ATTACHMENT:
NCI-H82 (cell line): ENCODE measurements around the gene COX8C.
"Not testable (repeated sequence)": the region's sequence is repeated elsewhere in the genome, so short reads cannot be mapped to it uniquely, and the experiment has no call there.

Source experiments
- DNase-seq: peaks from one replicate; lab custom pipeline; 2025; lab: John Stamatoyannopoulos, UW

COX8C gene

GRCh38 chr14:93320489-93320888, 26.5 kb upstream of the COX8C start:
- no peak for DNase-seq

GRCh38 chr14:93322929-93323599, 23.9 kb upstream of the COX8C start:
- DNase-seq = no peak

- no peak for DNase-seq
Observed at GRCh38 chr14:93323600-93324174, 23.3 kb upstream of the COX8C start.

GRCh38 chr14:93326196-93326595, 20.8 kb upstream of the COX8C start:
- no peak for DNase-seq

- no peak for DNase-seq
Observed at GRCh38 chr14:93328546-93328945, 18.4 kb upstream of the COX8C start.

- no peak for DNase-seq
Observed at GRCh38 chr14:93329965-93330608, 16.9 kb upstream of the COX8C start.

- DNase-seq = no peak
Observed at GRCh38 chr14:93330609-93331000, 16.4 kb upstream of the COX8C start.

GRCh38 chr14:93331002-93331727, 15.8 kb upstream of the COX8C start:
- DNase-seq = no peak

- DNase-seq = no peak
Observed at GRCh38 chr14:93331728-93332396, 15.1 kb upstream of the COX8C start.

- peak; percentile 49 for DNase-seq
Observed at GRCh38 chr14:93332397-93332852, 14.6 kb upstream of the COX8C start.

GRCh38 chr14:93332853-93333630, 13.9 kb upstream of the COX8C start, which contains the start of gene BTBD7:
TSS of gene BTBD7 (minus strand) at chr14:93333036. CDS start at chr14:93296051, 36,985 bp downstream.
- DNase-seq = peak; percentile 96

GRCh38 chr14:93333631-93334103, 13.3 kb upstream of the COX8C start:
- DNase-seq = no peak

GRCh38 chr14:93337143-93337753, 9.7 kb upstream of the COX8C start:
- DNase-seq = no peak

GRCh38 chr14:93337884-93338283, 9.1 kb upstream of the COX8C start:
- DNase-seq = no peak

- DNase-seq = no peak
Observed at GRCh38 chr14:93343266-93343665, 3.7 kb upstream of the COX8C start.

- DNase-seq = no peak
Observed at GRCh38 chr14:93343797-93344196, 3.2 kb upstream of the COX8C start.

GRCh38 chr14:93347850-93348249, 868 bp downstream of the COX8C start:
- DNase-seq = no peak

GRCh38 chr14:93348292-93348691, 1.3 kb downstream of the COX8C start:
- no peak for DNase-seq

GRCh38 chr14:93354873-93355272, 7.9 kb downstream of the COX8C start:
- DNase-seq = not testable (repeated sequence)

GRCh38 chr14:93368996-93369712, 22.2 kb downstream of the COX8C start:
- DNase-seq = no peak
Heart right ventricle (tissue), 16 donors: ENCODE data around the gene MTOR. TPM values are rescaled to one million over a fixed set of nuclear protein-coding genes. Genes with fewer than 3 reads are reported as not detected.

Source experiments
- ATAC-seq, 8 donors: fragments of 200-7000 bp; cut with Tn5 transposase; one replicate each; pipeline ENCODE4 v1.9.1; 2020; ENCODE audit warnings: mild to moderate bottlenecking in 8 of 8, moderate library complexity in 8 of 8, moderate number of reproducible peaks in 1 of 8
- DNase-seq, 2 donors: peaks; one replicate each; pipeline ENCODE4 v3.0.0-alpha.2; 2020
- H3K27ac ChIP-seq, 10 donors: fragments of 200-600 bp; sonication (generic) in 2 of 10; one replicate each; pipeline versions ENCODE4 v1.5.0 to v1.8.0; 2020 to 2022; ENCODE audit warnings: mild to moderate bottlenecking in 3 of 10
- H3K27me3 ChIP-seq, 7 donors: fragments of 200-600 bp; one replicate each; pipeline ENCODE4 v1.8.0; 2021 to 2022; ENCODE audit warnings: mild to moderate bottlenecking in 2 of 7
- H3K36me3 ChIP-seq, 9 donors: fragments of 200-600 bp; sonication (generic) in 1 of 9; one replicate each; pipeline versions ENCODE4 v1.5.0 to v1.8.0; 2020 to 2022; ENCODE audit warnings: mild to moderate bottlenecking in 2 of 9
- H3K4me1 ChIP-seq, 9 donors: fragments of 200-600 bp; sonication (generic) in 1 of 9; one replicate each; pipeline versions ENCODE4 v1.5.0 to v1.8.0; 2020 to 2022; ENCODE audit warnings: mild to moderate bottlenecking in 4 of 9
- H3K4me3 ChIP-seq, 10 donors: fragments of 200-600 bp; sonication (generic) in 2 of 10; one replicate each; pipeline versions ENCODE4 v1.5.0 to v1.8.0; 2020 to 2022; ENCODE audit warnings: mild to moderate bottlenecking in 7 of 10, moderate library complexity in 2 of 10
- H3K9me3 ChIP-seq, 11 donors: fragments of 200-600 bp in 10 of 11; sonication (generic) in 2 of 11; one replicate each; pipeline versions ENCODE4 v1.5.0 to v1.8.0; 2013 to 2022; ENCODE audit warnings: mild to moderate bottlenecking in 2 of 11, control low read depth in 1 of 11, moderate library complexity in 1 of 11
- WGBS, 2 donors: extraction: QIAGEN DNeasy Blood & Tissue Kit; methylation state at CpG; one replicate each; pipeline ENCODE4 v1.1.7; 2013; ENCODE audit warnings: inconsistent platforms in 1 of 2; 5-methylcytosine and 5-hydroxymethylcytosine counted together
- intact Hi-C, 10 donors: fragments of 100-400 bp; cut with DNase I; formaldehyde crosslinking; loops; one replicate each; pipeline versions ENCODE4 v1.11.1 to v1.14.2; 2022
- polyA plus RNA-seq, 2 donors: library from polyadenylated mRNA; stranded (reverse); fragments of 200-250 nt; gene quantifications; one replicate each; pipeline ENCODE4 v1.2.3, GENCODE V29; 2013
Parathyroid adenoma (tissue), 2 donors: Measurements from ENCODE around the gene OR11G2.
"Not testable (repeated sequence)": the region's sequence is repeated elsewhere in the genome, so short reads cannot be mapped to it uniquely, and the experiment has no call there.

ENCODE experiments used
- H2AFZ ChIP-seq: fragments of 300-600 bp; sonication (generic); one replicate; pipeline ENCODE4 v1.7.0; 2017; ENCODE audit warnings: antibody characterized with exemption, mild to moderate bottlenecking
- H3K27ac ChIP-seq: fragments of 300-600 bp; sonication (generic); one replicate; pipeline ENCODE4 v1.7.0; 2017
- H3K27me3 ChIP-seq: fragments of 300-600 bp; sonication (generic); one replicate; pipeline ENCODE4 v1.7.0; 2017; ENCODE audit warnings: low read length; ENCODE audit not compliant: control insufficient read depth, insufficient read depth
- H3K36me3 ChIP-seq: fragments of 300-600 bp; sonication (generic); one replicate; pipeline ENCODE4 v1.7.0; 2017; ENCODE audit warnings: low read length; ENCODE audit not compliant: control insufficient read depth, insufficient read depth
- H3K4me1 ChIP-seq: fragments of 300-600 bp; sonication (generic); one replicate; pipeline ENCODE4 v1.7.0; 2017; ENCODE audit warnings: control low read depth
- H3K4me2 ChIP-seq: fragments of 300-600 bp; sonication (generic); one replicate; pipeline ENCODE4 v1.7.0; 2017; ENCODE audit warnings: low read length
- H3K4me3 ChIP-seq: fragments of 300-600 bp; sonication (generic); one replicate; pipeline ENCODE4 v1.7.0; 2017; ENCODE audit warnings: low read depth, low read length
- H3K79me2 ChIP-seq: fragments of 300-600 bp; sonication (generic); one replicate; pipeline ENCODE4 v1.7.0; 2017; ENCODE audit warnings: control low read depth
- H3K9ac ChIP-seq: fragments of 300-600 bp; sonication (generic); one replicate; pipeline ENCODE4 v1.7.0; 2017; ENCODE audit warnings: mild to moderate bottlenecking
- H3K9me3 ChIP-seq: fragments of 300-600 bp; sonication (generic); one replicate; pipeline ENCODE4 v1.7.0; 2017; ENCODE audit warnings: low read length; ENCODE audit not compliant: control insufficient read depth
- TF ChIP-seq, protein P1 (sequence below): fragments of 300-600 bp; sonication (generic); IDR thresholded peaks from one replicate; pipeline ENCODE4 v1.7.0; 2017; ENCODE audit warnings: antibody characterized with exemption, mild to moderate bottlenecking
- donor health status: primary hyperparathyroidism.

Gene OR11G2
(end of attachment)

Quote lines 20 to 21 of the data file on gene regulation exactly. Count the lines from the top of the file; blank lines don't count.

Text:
GRCh38 chr14:93331002-93331727, 15.8 kb upstream of the COX8C start:
- DNase-seq = no peak